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Welcome. You just found copycat recipes for all of your favorite famous foods! Bestselling author and TV host Todd Wilbur shows you how to duplicate the taste of iconic dishes and treats at home. Todd's recipes are easy to follow and fun to make. Search for recipes by category here. New recipes added every week.

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    Braised and shredded pork shoulder is a staple of Mexican cuisine that Chipotle prepares with a simple blend of flavors, and a surprising ingredient you may not have expected: juniper berries. Once you track those down (they’re easy to find online), the berries are combined with thyme and bay leaves in a braising liquid that will transform your own pork roast into an easily shreddable thing of beauty in under 3 hours. Then you can use your freshly cloned carnitas on tacos, in burritos, or in a bowl over rice and beans just like they do in the restaurant.

    When picking your pork roast, try to find one without too much fat. If your roast has a thick cap of fat on it, trim off the excess. You want some fat in your braising liquid, but if the cap of fat is too thick, it may not fully render down and you’ll get chunks of fat in the shred.

    It’s often assumed that the pork butt is from the rear end of the pig, even though cuts from the back region already have a name: ham. The pork butt, also known as a Boston butt, is cut from the other end, the upper shoulder of the pig. It’s called a “butt” because in pre-Revolutionary War New England the roasts were stored and transported in barrels called “butts”, and the confusing name stuck.

    Click here for more cool copycat recipes from Chipotle.

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    Wendy’s claims it took three years to develop this hit chicken sandwich that’s built on a croissant roll and slathered with the chain’s secret maple glaze. Now you can re-create the sandwich at home (four of them, actually), with copycat ingredients, and I’ve got some shortcuts here to help make all of it quick and easy.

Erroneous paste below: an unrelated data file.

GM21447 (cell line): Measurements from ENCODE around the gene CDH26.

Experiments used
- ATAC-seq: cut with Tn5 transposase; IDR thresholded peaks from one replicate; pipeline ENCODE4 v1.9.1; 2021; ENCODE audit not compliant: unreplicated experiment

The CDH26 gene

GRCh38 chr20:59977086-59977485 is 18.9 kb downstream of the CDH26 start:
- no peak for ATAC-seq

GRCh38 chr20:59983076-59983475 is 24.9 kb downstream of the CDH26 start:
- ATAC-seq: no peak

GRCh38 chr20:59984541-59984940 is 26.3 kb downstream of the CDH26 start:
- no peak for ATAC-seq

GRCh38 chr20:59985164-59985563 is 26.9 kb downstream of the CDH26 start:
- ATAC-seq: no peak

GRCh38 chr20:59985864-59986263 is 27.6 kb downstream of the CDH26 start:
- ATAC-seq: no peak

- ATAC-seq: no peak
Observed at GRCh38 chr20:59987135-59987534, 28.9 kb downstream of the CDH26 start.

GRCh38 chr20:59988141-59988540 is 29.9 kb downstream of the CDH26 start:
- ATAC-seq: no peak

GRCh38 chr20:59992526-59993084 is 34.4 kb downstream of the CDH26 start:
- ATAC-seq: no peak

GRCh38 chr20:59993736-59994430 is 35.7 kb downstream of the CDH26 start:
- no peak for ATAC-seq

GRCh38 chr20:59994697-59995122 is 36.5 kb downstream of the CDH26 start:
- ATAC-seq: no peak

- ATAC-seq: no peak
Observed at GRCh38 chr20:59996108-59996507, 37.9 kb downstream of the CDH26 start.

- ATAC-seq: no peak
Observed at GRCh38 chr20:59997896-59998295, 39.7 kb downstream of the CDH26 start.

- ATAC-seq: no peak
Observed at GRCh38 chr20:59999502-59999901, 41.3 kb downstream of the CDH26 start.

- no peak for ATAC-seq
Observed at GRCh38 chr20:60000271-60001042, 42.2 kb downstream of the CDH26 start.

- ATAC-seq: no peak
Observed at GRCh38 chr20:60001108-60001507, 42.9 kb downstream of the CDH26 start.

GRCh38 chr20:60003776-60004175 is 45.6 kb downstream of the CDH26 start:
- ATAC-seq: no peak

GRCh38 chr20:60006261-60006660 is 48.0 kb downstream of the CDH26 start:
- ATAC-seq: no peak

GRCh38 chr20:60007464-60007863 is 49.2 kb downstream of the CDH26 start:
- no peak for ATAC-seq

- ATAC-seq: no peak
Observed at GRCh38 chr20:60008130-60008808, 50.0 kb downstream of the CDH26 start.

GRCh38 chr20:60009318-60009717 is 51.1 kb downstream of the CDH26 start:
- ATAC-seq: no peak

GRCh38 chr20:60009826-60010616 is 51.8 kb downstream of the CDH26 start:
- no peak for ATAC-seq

For the chicken, find frozen chicken breasts or large tenderloins with a homestyle breading. Tyson’s Southern Style Breast Tenderloins work great if you pick out the biggest pieces from the bag. The breading on this chicken is similar to what you get at Wendy’s.

    Rather than making croissants from scratch, which is a time-consuming task, we’ll use Pillsbury dough from a tube. Pillsbury’s “Crescents” are not true croissants, even though they look and taste similar to croissants. Real croissant dough rises with yeast and would blow out a Pillsbury paper tube in a day or two, even if chilled. For that reason, Pillsbury uses baking powder in breads that usually call for yeast, such as cinnamon rolls and croissants. Unlike yeast, baking powder is a chemical leavening agent activated by heat, so the dough will remain stable in the refrigerated section of your supermarket, safely inside the paper tubes until you’re ready to bake it.

    Instead of cooking the rolls as directed on the package, we'll roll the dough using the technique below—by forming it in a 3½-inch ring mold, and then baking it. This will make perfect croissant buns which we can slice and toast for our sandwich. If you don’t have a 3½-inch ring mold you can use a ring from a canning jar or a biscuit cutter. If the diameter of your ring is less than 3½ inches, just form the dough using the smaller ring, then remove it and press down on the dough to spread it out until it is 3½ inches across.

    I've cloned a lot of items from Wendy's. See if I hacked your favorites here

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    Score: 5.00. Votes: 1